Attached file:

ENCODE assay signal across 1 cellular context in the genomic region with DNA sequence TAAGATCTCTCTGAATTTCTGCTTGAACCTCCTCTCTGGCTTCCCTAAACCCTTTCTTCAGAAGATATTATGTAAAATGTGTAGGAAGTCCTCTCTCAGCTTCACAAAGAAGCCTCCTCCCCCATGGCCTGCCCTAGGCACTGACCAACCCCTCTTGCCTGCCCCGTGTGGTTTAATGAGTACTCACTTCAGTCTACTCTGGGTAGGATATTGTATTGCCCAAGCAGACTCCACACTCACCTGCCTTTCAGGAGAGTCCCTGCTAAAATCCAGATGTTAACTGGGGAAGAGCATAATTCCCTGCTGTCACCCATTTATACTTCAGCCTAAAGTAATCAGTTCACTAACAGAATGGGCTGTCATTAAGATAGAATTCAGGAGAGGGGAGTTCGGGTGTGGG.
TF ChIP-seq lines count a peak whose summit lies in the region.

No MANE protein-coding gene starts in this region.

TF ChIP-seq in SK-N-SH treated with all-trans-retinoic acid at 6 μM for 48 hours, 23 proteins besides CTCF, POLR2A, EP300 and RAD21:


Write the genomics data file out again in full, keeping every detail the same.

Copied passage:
ENCODE assay signal across 1 cellular context in the genomic region with DNA sequence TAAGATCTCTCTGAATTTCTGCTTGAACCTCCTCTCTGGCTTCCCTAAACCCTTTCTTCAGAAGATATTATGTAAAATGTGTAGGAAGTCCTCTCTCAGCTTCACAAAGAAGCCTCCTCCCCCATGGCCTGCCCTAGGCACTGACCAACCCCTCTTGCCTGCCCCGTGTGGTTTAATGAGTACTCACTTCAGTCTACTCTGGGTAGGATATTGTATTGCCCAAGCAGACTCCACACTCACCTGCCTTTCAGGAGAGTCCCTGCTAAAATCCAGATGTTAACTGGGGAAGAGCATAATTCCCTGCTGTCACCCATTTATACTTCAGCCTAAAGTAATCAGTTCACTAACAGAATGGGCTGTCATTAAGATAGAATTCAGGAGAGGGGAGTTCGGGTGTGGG.
TF ChIP-seq lines count a peak whose summit lies in the region.

No MANE protein-coding gene starts in this region.

TF ChIP-seq in SK-N-SH treated with all-trans-retinoic acid at 6 μM for 48 hours, 23 proteins besides CTCF, POLR2A, EP300 and RAD21: